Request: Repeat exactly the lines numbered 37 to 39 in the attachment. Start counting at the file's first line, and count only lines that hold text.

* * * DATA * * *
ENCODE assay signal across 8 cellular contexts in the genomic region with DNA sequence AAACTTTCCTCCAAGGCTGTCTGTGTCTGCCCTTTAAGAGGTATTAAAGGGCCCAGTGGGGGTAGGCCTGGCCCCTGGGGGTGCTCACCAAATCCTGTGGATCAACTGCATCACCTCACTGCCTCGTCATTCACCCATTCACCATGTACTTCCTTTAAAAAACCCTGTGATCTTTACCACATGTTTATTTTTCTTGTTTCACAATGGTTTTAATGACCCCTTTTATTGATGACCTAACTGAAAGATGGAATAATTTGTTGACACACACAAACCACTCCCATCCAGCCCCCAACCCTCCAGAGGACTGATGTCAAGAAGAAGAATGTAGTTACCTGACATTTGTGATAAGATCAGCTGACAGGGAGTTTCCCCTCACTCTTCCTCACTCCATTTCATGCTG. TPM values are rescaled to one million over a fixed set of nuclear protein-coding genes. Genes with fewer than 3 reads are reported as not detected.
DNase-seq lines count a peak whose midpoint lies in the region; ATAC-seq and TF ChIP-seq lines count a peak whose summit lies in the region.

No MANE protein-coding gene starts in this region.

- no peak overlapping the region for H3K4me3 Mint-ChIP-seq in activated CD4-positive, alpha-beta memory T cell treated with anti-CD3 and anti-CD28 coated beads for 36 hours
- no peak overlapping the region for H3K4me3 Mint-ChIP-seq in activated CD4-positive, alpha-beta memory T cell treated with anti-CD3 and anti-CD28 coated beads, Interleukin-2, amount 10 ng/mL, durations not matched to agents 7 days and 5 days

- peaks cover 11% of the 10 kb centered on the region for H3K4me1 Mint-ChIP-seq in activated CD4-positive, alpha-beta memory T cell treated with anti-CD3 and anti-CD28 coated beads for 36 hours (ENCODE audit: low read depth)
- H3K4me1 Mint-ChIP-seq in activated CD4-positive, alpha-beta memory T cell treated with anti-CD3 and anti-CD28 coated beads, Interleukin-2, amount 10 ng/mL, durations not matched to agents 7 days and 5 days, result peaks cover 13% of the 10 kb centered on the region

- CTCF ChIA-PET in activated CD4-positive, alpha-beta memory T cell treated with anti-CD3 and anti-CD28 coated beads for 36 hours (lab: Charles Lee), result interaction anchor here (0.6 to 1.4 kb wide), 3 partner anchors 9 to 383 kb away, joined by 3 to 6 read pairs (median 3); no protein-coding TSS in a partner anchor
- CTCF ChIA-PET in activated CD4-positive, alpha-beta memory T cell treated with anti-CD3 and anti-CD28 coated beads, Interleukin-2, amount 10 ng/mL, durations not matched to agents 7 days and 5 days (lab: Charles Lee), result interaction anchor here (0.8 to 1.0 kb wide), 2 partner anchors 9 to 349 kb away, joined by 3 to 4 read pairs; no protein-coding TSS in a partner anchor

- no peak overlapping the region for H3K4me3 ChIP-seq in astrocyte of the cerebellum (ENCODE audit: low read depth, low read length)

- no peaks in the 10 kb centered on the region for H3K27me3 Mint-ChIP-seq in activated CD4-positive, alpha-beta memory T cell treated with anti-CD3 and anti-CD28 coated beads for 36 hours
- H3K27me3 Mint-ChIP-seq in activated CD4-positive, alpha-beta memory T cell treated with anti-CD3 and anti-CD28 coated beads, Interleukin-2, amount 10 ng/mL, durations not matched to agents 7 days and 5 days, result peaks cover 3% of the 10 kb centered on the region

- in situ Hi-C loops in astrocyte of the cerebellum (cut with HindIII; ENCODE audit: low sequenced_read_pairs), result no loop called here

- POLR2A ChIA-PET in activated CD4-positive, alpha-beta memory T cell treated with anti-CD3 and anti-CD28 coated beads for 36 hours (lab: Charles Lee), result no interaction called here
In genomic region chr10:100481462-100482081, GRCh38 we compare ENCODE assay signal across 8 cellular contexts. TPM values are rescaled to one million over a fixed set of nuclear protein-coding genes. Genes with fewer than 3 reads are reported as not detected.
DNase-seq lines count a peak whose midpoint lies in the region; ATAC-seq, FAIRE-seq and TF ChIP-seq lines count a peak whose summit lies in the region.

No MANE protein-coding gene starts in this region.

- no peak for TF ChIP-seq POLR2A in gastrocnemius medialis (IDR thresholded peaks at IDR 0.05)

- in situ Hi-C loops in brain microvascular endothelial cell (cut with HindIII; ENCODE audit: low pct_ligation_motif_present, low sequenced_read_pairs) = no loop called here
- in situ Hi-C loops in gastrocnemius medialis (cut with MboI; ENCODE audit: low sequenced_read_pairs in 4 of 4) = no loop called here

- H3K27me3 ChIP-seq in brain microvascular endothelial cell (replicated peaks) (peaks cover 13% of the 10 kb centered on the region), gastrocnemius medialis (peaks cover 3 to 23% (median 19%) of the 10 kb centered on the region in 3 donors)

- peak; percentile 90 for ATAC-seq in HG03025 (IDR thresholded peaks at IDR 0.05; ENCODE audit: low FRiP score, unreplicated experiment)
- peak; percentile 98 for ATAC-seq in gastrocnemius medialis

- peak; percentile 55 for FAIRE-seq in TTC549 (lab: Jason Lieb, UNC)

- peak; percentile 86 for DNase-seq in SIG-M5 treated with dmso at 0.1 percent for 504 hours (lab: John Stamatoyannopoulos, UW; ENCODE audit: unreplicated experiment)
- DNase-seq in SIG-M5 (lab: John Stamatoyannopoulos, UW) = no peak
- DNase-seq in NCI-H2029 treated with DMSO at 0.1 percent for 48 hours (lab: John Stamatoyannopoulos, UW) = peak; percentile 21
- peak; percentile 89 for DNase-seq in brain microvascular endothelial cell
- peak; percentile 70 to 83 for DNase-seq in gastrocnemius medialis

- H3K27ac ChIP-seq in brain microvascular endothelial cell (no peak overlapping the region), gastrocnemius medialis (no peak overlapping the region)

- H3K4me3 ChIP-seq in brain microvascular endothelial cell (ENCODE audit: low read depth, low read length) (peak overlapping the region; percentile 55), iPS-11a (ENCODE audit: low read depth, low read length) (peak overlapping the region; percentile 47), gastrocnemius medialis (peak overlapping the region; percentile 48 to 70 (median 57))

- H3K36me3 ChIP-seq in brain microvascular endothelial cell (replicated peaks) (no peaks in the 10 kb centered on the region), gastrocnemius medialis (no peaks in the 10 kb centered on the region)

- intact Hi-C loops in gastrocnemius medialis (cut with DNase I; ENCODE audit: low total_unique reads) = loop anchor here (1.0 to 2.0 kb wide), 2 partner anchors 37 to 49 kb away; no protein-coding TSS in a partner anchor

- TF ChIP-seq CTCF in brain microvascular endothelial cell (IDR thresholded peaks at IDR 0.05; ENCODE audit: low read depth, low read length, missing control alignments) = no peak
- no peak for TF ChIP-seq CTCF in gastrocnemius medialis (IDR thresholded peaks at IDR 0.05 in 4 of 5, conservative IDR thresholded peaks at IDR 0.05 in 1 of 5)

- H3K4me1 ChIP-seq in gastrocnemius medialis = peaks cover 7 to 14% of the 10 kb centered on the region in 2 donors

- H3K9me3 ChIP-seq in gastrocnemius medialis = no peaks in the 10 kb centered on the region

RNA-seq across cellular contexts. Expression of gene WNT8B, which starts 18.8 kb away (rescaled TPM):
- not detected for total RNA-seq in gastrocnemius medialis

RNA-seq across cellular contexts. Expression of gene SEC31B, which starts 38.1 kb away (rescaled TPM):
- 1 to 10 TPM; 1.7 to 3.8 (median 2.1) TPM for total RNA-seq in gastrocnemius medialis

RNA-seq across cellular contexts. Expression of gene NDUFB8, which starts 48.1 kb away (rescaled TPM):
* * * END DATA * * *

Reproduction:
- H3K9me3 ChIP-seq in gastrocnemius medialis = no peaks in the 10 kb centered on the region

RNA-seq across cellular contexts. Expression of gene WNT8B, which starts 18.8 kb away (rescaled TPM):
- not detected for total RNA-seq in gastrocnemius medialis